Abel confides in only two people: his lawyer, Andrew Walsh (Albert Brooks), who is the voice of caution, and his show-me-buster wife, Anna (Jessica Chastain), who keeps the books—in a fashion—and who is attracted to danger. Anna, from Brooklyn Mafia stock, is aspirational, with long nails, perfect blond hair, and figure-clinging Armani dresses; she also has a thing about guns. Chastain, sidling up to Isaac, makes Anna a cross between a forties-movie good-bad girl and Lady Macbeth, ready to taunt her husband the minute his boldness fails him. Some of Chandor’s dialogue for her is slightly tinny and movieish. “You’re not going to like it when I get involved,” Anna says to Abel, by which she means that she will call on her gangster family for help. Chastain may be too serious an actress to give a line like that its full, campy lilt, but she’s entertaining as a wife who would rather be a moll, and Anna and Abel, fighting, making love, defending their uncomfortable glass-and-steel suburban home, are a rare team in movies, a partnership sealed with sex and money-hunger.
In “Inside Llewyn Davis,” Oscar Isaac’s handsome looks were intentionally muted by surly narcissism. He gave a borderline dislikable performance, hewing almost too faithfully to the Coen brothers’ idea of the character as a self-destructive second-level artist (a folksinger), a man incapable of receiving or expressing affection. Llewyn was a grouch of modest talent, and Isaac remained inflexibly angry and distant. But, in “A Most Violent Year,” he does more than fill out a starring role. He gives a movie-star performance, drawing the audience to him. His dark features, his concentration, and his formal speech recall (intentionally, I think) Pacino as Michael Corleone in “The Godfather: Part II.” But he adds touches of his own—for instance, a slight pause before answering a direct question, which makes the exchange, however small, seem grave.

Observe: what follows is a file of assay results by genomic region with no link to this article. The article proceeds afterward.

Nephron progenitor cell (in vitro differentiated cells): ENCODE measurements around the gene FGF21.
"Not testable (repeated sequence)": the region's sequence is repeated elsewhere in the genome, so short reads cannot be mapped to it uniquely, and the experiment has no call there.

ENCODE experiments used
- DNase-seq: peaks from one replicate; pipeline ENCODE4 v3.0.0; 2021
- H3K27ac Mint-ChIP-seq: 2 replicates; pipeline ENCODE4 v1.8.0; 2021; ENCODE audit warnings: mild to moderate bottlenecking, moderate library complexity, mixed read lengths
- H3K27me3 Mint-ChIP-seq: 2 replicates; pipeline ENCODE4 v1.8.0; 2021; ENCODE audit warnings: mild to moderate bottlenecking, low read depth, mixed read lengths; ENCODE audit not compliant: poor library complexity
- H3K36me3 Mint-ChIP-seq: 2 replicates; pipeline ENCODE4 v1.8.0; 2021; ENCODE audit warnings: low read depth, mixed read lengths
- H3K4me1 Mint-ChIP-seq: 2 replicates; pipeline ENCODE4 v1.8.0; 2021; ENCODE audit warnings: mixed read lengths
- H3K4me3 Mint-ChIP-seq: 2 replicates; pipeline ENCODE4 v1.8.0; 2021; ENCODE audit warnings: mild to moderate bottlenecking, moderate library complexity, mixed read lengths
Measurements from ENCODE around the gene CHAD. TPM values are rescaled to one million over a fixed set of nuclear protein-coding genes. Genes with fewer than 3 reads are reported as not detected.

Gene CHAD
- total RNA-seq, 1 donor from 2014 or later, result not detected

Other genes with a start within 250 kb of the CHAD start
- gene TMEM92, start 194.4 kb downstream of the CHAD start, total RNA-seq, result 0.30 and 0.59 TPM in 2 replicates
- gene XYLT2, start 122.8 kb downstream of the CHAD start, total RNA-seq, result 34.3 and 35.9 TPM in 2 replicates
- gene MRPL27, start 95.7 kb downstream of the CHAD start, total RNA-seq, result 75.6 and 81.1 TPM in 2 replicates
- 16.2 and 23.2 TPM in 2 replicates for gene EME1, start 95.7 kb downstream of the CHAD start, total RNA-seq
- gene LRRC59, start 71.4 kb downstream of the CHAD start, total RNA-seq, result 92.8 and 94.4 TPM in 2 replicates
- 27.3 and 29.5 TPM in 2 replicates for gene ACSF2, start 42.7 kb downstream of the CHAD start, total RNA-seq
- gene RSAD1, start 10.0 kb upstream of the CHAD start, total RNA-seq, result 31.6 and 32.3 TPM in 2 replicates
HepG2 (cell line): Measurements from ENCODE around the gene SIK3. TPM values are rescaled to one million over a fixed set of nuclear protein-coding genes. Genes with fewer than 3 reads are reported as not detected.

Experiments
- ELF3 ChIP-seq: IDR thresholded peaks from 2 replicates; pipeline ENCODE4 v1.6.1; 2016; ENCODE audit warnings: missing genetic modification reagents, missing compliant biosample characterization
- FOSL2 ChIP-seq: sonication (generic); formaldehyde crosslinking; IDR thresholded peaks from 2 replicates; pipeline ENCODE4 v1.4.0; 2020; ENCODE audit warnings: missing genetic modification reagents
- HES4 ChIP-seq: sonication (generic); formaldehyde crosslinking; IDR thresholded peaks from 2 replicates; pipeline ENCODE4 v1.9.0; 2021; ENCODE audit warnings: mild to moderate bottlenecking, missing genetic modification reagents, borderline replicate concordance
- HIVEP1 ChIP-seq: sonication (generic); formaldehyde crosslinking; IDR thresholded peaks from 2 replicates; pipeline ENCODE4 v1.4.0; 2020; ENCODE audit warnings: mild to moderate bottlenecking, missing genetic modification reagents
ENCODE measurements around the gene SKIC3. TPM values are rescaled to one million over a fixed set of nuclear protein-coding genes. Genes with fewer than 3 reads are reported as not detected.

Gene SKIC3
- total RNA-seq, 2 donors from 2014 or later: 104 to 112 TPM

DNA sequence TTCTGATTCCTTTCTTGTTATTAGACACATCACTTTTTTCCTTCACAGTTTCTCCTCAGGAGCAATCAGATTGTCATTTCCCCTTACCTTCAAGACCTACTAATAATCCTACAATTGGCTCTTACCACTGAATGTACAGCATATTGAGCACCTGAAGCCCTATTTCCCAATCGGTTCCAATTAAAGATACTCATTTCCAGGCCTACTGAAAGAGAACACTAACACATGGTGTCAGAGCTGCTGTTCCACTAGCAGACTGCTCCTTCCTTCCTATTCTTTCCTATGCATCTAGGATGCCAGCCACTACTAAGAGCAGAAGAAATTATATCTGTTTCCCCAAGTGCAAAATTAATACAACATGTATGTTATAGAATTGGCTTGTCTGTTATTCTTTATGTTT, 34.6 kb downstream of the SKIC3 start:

If you’re a rising entrepreneur, you have to impress people, even a confused, impulsive young immigrant like Julian (Elyes Gabel), one of Abel’s drivers, whom he tries to help. In Julian, Abel sees a version of his younger self, but the flip side to his success story, a nervous guy who can’t take the pressure; the character is Chandor’s way of reminding us that most immigrants don’t wear camel hair. Michael Corleone doesn’t help anyone outside the family, and it’s the ways in which Abel differs from him that make the movie special. Chandor holds Abel back from operatic violence, which may be a commercial mistake, but it’s the appropriate strategy for this story, since Abel’s success as a gangster would lead to his destruction as a man. “You must take the path that is most right,” he tells the assistant D.A. who tries to bring him down. Chandor suggests that there is no absolute right, except possibly in the fantasies of moralists and the deluded. But everyone has the chance to take the path that is most right. As a moral guide, the phrase is hardly a clarion call, but in a fallen world, ruled by money and compromise—our world—it’s almost good enough to become a meme.